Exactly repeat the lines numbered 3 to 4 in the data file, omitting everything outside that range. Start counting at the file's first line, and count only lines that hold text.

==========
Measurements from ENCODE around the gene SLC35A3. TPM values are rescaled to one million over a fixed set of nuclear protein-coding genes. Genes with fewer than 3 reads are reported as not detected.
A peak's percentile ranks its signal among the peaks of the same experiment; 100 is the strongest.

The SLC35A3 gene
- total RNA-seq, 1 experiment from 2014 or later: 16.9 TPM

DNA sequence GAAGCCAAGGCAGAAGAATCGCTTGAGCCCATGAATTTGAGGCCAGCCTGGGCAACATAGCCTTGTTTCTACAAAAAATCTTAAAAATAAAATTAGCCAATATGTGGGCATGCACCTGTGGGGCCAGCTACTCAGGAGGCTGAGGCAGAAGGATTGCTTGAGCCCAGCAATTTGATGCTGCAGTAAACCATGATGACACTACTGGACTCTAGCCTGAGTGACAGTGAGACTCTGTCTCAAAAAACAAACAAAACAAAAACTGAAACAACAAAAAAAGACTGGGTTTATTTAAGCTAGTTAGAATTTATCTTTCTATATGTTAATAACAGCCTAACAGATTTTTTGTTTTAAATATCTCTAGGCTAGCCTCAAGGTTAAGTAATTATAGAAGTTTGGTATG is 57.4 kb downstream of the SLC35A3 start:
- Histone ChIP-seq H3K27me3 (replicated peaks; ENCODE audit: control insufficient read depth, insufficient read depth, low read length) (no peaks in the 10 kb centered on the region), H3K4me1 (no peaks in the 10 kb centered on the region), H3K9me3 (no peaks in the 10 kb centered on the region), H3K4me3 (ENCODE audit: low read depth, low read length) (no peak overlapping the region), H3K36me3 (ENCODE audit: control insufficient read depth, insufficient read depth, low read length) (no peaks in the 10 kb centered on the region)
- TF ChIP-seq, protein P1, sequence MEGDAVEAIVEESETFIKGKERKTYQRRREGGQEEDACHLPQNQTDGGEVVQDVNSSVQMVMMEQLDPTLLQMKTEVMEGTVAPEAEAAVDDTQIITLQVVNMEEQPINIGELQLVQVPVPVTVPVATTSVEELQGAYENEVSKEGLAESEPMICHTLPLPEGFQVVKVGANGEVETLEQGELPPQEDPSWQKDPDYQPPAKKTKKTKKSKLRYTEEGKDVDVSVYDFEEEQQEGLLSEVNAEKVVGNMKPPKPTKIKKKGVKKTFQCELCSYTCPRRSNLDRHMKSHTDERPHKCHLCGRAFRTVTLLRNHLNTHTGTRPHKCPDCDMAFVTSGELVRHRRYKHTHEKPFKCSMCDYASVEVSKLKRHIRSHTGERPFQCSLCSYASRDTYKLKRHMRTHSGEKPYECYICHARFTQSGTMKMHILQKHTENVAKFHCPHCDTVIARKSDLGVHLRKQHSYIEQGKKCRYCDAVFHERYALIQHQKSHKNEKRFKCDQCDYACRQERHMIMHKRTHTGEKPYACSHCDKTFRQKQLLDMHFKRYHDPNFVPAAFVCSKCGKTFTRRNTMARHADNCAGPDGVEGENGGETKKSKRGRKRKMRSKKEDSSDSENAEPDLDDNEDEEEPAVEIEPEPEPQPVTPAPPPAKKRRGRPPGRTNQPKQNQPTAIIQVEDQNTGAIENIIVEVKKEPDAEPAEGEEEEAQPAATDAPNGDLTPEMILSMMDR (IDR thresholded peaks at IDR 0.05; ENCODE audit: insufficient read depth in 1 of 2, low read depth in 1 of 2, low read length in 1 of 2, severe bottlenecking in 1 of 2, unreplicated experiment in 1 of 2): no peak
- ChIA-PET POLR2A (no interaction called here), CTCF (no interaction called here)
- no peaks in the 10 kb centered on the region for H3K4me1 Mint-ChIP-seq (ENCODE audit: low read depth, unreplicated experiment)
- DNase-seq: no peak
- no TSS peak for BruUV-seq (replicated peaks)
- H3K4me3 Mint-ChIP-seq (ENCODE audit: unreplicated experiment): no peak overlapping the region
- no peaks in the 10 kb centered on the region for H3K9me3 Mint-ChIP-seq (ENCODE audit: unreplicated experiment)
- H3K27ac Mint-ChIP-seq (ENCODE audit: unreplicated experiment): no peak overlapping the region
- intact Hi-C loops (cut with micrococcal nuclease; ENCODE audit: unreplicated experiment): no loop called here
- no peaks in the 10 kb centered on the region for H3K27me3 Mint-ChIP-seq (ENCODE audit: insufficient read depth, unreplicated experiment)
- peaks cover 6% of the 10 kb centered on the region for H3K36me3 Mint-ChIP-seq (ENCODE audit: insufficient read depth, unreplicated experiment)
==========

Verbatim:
The SLC35A3 gene
- total RNA-seq, 1 experiment from 2014 or later: 16.9 TPM